Atascadero requests more Lake Nacimiento water

September 24, 2015

atascadero_sign_photoAtascadero is joining the cities of Paso Robles and San Luis Obispo in requesting more water from Lake Nacimiento.

The cities have drafted a joint letter to San Luis Obispo County asking that water currently allotted to the cities as reserves be released for yearly use. The Atascadero Mutual Water Co. (AMWC) Board approved of the letter on Wednesday.

The Templeton Community Services District may also sign onto the request. It will discuss the issue at an October board meeting.

Likewise, the county board of supervisors could request more water for Cayucos.

The cities and communities involved in the Nacimiento Water Project have a combined yearly allotment of 15,750 acre feet of water. They are currently using 9,655 acre feet, leaving an annual reserve of 6,095 acre feet.

Due to the drought, Lake Nacimieto is currently at 21 percent capacity. If the county were to release all of the reserve water, the cities and communities would gain access to less than 8 percent of what remains of the lake. [KSBY]

San Luis Obispo is requesting an additional 2,130 acre feet per year at a cost of about $377,000. AMWC is asking for an additional 1,263 acre feet per year at a cost of approximately $228,000 annually, according to an AMWC staff report.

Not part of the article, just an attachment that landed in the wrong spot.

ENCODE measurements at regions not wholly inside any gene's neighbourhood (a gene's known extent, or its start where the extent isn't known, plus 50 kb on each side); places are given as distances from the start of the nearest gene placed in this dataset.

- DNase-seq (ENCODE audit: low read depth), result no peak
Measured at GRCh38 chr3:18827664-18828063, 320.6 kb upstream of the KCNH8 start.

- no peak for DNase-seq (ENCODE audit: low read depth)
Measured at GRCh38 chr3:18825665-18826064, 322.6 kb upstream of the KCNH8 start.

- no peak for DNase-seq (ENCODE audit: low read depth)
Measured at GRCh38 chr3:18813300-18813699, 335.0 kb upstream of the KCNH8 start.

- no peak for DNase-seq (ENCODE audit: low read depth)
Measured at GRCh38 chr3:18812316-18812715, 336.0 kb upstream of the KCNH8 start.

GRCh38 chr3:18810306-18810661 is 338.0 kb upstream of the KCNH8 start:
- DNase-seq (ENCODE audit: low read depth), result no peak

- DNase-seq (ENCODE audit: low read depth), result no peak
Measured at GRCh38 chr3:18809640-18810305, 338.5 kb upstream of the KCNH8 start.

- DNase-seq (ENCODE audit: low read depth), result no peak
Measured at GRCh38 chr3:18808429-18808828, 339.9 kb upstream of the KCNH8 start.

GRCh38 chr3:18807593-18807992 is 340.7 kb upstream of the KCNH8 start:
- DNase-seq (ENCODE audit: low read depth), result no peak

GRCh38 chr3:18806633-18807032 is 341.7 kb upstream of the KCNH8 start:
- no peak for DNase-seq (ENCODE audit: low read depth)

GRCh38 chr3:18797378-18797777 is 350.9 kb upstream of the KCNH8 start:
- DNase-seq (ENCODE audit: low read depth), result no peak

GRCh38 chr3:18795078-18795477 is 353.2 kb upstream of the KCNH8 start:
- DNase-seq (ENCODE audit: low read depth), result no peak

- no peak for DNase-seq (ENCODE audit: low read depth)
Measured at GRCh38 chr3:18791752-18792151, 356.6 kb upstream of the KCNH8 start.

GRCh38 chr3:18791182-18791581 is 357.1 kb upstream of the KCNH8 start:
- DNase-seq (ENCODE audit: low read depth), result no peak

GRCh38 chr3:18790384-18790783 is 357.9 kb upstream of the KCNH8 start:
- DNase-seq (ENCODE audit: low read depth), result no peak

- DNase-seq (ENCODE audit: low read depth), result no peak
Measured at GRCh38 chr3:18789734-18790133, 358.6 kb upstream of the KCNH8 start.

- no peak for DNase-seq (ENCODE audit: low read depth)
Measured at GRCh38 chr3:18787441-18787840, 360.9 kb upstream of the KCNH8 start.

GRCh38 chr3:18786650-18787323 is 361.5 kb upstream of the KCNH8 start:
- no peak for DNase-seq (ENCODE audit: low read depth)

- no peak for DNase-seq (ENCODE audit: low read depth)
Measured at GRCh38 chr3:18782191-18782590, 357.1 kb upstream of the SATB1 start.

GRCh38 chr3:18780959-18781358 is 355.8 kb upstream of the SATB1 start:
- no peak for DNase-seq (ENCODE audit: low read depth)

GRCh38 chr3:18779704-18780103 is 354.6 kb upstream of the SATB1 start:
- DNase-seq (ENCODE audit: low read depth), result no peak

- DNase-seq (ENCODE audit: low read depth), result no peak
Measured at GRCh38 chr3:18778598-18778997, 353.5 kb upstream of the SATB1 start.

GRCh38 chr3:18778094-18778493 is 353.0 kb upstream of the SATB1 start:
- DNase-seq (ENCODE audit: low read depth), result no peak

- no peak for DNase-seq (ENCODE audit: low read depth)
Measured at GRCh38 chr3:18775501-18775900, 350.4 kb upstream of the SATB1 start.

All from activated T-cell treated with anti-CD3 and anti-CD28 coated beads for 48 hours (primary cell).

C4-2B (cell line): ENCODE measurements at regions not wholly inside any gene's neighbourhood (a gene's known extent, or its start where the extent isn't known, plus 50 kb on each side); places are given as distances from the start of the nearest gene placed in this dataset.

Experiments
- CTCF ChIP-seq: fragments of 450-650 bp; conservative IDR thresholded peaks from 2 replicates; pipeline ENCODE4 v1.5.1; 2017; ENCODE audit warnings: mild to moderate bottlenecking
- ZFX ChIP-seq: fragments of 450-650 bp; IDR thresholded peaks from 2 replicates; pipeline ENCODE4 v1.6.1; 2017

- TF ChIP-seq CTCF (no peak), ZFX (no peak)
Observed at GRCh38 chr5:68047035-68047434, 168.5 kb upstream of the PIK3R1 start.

San Luis Obispo currently receives 3,380 acre feet per year from Lake Nacimiento. AMWC gets 2,000 acre feet, according to the staff report.

Paso Robles is requesting an additional 2,532 acre feet. It currently receives 4,000 acre feet.

Jorge Estrada

As I read the signed agreement by AMWC John Neil, County Council but NOT by the Board of Supv, the County proposes using THEIR Naci water and using AMWC as a flow through treament before delivering as much as 175 Acre-Feet per year of Emergency Water to Santa Margarita. This will be an additional cost during the emergency period, delivered by the Santa Margarita infrastructure funded with a $2,000,000 grant..So when someone blows the whistle and if the agreement is fully approved, all Santa Margaritans will pay the sum of their rate plus the calculated AMWC expenses and any additional expenses for this benefit. To think this through, what IF the State, not our choice, were to withdraw the exception granted to the Santa Margarita substandard well #4 because with a AWMC connection option, Well #4 is no longer the only town sustaining option? A serious IF to consider because more expense is like sugar to Gov. Santa Margaritans would then have to dig even deeper into their funding dollars for the perminant AMWC service. Some locals would have preferred a new well and with better relations with the surrounding Ranch, this sound option may have been afforded.


When it comes to buying water, the devil is in the details.

The water SLO wants, 2130/acft, will cost SLO $177/acft.

The water AMOC wants, 2163/acft, will cost AMOC $181/acft.